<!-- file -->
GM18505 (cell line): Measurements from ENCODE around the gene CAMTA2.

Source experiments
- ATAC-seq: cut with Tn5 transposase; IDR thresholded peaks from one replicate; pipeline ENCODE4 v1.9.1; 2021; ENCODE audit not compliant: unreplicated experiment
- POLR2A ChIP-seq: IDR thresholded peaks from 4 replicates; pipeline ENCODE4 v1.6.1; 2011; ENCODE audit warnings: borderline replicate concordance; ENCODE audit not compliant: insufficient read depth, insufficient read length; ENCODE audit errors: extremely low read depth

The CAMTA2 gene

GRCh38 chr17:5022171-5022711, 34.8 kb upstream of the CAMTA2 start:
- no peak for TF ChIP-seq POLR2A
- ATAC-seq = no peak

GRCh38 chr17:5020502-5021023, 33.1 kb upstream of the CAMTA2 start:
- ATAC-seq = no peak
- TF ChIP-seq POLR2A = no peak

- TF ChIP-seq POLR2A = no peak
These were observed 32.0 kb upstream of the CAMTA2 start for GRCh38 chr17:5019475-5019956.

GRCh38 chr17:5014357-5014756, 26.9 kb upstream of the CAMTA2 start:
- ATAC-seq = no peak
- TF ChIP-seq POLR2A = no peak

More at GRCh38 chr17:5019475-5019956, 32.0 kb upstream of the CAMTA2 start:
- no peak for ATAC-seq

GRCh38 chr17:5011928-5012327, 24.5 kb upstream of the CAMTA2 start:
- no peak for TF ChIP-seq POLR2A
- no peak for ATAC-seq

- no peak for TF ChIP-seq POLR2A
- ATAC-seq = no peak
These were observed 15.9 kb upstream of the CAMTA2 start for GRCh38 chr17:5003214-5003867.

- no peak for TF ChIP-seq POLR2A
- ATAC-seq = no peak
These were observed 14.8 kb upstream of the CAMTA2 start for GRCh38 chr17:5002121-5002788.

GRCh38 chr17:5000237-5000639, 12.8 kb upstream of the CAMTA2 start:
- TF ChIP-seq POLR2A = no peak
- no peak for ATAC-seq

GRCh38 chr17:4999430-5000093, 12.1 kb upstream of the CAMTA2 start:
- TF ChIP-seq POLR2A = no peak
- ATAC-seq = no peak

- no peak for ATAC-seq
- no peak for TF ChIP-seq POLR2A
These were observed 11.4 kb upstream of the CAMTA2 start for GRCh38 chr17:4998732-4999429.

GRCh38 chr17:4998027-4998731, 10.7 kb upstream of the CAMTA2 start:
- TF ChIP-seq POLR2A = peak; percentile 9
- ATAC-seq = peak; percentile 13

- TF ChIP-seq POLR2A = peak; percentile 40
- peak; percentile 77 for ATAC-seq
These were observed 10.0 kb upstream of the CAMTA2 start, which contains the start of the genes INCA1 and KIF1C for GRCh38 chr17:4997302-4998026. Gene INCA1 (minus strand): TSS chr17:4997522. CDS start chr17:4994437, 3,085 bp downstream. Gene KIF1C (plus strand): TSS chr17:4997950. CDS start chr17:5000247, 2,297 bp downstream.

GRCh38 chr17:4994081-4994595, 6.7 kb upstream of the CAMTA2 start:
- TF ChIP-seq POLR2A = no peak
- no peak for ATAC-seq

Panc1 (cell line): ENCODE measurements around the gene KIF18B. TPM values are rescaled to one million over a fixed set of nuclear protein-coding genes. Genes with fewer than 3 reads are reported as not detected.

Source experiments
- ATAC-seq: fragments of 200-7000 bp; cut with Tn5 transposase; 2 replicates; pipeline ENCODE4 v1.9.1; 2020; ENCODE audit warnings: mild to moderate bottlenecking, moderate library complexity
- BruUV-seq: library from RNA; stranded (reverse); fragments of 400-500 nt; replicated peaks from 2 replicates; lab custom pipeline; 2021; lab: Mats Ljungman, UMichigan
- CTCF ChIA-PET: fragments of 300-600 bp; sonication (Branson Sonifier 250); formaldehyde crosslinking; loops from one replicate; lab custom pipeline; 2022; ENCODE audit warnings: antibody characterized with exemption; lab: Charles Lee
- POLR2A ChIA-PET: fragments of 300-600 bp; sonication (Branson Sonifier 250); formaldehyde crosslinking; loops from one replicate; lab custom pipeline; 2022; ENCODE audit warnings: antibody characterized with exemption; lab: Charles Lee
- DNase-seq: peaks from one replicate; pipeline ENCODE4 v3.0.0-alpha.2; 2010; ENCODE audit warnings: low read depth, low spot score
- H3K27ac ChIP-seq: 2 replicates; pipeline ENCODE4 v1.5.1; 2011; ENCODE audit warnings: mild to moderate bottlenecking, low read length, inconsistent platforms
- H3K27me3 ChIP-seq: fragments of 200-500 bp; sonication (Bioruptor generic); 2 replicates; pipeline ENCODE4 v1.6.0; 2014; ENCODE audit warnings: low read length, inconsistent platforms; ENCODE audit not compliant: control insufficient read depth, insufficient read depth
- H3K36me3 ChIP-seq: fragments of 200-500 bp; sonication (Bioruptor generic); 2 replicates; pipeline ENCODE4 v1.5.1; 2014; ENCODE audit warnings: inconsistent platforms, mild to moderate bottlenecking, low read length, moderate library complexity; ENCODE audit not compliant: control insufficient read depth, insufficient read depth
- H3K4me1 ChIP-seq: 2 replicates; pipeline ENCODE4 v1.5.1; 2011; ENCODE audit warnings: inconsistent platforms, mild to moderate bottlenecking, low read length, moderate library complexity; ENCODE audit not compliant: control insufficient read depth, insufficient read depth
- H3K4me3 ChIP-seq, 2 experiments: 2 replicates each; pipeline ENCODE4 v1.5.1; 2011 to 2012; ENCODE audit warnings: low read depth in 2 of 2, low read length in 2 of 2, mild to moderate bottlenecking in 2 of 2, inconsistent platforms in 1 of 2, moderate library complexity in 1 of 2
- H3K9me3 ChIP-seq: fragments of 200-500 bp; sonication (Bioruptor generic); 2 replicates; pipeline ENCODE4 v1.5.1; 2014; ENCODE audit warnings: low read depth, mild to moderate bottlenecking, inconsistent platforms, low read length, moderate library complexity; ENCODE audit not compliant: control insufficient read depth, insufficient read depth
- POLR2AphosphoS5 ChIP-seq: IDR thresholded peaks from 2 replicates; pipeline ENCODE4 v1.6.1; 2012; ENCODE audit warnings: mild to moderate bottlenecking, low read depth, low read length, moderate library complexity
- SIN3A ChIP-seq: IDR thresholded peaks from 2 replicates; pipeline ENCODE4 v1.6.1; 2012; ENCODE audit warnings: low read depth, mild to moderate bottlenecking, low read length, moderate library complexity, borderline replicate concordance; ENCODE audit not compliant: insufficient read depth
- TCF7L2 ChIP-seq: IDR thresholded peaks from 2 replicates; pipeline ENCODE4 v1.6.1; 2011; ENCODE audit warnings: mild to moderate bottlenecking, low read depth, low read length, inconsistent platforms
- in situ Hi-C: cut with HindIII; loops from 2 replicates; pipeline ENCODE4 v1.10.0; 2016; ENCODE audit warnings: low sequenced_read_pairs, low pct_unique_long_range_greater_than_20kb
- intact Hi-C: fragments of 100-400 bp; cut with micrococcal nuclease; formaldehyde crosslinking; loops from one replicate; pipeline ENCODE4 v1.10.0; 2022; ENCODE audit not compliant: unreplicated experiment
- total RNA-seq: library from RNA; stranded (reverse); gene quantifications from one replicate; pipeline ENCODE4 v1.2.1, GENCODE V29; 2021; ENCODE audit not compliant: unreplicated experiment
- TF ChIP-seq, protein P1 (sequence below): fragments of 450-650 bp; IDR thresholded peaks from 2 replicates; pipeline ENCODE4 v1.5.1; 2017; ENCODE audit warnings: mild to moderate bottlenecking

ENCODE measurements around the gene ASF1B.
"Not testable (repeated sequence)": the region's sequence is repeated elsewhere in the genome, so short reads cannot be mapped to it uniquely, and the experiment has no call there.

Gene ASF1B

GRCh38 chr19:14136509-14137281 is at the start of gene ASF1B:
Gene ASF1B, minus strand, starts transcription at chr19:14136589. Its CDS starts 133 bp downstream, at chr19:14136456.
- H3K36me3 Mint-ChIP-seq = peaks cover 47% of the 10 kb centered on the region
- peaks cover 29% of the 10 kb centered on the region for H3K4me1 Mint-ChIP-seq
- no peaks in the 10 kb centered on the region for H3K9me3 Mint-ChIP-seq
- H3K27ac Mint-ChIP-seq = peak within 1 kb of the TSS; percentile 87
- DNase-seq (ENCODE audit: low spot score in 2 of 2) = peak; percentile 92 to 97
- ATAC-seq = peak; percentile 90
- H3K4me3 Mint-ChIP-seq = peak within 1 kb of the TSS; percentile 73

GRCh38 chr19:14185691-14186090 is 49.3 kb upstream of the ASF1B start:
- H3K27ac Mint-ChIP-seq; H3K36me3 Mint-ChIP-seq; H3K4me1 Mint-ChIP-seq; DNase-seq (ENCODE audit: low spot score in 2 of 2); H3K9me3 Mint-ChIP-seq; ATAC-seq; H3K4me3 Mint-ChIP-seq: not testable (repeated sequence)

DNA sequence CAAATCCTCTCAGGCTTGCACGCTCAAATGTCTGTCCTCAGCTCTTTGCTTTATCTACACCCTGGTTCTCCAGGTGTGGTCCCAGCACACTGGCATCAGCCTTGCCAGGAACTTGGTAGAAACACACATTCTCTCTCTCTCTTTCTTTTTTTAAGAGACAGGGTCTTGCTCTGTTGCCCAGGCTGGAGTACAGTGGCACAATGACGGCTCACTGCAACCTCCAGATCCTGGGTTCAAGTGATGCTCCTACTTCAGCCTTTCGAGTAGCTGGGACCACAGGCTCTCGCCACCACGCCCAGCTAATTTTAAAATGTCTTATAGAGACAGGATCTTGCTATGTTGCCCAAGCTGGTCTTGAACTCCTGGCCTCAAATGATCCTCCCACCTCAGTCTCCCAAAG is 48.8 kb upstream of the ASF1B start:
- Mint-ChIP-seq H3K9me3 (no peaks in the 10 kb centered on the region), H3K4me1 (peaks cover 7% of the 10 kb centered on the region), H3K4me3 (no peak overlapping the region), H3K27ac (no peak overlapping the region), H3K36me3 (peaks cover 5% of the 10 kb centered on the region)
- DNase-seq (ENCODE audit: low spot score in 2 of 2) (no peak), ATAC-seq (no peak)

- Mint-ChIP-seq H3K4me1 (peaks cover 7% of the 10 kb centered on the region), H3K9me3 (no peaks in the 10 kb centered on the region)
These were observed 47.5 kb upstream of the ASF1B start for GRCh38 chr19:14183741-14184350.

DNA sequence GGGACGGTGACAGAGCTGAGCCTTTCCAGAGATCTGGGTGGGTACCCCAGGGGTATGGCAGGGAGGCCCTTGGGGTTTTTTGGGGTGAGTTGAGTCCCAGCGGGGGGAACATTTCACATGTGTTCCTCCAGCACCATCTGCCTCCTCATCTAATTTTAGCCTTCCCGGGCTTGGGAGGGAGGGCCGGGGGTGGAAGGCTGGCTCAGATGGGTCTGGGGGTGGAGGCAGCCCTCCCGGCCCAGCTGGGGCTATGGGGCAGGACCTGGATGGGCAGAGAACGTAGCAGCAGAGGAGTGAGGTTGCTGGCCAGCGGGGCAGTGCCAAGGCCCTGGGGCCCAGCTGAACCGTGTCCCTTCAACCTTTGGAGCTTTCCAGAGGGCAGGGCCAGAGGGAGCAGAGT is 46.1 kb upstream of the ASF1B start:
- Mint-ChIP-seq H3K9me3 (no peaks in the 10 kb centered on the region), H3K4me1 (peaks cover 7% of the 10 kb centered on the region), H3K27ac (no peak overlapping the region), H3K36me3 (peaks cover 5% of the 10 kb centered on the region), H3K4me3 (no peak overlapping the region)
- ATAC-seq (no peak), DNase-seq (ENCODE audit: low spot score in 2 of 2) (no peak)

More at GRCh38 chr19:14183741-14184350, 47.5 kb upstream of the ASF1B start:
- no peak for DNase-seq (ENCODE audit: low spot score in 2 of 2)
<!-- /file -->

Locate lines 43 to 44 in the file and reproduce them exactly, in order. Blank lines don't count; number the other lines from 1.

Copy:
GRCh38 chr17:4994081-4994595, 6.7 kb upstream of the CAMTA2 start:
- TF ChIP-seq POLR2A = no peak